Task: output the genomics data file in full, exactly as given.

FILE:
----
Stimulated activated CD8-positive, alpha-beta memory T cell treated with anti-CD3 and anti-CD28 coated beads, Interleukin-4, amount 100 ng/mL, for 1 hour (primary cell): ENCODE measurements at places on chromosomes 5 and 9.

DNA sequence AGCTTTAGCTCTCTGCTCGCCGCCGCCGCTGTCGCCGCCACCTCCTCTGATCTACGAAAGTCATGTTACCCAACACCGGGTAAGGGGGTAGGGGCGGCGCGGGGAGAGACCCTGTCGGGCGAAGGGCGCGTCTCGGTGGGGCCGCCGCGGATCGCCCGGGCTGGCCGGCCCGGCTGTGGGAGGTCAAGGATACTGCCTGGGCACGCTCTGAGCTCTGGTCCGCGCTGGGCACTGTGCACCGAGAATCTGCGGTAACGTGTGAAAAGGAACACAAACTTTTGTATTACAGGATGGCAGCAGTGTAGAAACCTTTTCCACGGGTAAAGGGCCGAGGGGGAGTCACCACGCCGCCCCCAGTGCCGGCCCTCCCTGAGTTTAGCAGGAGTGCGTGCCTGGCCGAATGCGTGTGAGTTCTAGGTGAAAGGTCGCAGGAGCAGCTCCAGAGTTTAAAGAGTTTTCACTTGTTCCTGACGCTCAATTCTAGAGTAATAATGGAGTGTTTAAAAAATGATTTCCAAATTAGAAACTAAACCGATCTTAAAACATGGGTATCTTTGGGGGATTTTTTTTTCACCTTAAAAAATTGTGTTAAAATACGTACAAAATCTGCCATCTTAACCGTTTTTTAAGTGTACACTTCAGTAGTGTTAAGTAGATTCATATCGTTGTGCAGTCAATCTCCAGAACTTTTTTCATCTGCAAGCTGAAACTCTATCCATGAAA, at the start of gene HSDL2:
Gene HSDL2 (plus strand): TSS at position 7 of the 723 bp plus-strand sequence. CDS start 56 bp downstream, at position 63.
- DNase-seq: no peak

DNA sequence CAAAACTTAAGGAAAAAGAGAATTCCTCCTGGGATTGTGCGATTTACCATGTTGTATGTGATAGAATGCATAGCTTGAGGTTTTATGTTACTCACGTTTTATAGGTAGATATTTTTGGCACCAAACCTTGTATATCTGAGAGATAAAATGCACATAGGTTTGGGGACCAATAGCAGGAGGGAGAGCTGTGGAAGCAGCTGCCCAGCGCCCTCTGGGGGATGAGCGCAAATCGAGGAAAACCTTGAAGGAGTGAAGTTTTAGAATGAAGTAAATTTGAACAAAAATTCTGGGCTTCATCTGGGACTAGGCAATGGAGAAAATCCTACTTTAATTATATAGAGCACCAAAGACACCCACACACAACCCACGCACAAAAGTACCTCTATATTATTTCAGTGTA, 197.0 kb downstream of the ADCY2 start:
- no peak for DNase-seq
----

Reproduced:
Stimulated activated CD8-positive, alpha-beta memory T cell treated with anti-CD3 and anti-CD28 coated beads, Interleukin-4, amount 100 ng/mL, for 1 hour (primary cell): ENCODE measurements at places on chromosomes 5 and 9.

DNA sequence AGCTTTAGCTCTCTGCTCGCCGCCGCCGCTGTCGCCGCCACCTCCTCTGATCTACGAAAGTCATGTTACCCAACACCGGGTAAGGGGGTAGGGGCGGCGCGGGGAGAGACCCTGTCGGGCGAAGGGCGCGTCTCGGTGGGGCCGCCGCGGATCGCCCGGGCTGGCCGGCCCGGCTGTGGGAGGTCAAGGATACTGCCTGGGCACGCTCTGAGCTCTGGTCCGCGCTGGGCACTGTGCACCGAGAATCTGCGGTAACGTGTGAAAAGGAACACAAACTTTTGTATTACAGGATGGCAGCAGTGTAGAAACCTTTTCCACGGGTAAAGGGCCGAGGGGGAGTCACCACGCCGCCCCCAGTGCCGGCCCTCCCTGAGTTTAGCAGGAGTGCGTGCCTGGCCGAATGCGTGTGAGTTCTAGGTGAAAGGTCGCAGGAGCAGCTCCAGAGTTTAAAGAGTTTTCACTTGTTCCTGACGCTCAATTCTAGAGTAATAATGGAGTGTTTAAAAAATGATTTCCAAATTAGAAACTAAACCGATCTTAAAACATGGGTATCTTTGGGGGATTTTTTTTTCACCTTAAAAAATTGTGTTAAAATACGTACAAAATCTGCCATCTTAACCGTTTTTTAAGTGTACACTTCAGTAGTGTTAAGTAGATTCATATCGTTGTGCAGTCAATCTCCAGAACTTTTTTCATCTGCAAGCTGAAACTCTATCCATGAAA, at the start of gene HSDL2:
Gene HSDL2 (plus strand): TSS at position 7 of the 723 bp plus-strand sequence. CDS start 56 bp downstream, at position 63.
- DNase-seq: no peak

DNA sequence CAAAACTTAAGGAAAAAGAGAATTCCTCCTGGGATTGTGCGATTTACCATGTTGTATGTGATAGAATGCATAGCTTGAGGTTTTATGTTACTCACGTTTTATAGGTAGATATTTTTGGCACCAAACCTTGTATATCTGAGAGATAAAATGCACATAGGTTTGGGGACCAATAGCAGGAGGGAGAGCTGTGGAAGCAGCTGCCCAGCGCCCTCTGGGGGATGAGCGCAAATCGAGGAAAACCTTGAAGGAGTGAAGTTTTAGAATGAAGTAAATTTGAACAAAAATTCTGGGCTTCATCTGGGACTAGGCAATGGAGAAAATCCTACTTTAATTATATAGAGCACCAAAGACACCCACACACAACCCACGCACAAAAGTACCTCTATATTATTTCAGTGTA, 197.0 kb downstream of the ADCY2 start:
- no peak for DNase-seq